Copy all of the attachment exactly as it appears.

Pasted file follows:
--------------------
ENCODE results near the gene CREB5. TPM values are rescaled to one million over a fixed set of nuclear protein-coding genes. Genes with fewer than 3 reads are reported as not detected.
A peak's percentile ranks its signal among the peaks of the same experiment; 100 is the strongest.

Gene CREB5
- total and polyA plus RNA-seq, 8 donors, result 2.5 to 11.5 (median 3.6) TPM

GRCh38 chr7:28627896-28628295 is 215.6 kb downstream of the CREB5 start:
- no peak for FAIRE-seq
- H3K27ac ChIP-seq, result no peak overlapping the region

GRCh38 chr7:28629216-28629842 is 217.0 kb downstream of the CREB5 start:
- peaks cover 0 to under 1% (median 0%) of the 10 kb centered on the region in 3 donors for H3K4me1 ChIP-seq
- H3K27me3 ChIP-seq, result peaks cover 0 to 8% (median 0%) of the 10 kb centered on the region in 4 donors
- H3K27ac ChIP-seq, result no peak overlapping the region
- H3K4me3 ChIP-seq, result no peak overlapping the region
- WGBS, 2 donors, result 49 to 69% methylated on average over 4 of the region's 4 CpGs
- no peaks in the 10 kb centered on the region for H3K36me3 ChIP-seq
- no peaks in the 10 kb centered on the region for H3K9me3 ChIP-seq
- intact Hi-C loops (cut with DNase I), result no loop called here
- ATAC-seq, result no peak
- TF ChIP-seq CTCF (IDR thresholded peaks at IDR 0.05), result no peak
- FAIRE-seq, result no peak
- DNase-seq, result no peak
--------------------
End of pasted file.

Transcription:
ENCODE results near the gene CREB5. TPM values are rescaled to one million over a fixed set of nuclear protein-coding genes. Genes with fewer than 3 reads are reported as not detected.
A peak's percentile ranks its signal among the peaks of the same experiment; 100 is the strongest.

Gene CREB5
- total and polyA plus RNA-seq, 8 donors, result 2.5 to 11.5 (median 3.6) TPM

GRCh38 chr7:28627896-28628295 is 215.6 kb downstream of the CREB5 start:
- no peak for FAIRE-seq
- H3K27ac ChIP-seq, result no peak overlapping the region

GRCh38 chr7:28629216-28629842 is 217.0 kb downstream of the CREB5 start:
- peaks cover 0 to under 1% (median 0%) of the 10 kb centered on the region in 3 donors for H3K4me1 ChIP-seq
- H3K27me3 ChIP-seq, result peaks cover 0 to 8% (median 0%) of the 10 kb centered on the region in 4 donors
- H3K27ac ChIP-seq, result no peak overlapping the region
- H3K4me3 ChIP-seq, result no peak overlapping the region
- WGBS, 2 donors, result 49 to 69% methylated on average over 4 of the region's 4 CpGs
- no peaks in the 10 kb centered on the region for H3K36me3 ChIP-seq
- no peaks in the 10 kb centered on the region for H3K9me3 ChIP-seq
- intact Hi-C loops (cut with DNase I), result no loop called here
- ATAC-seq, result no peak
- TF ChIP-seq CTCF (IDR thresholded peaks at IDR 0.05), result no peak
- FAIRE-seq, result no peak
- DNase-seq, result no peak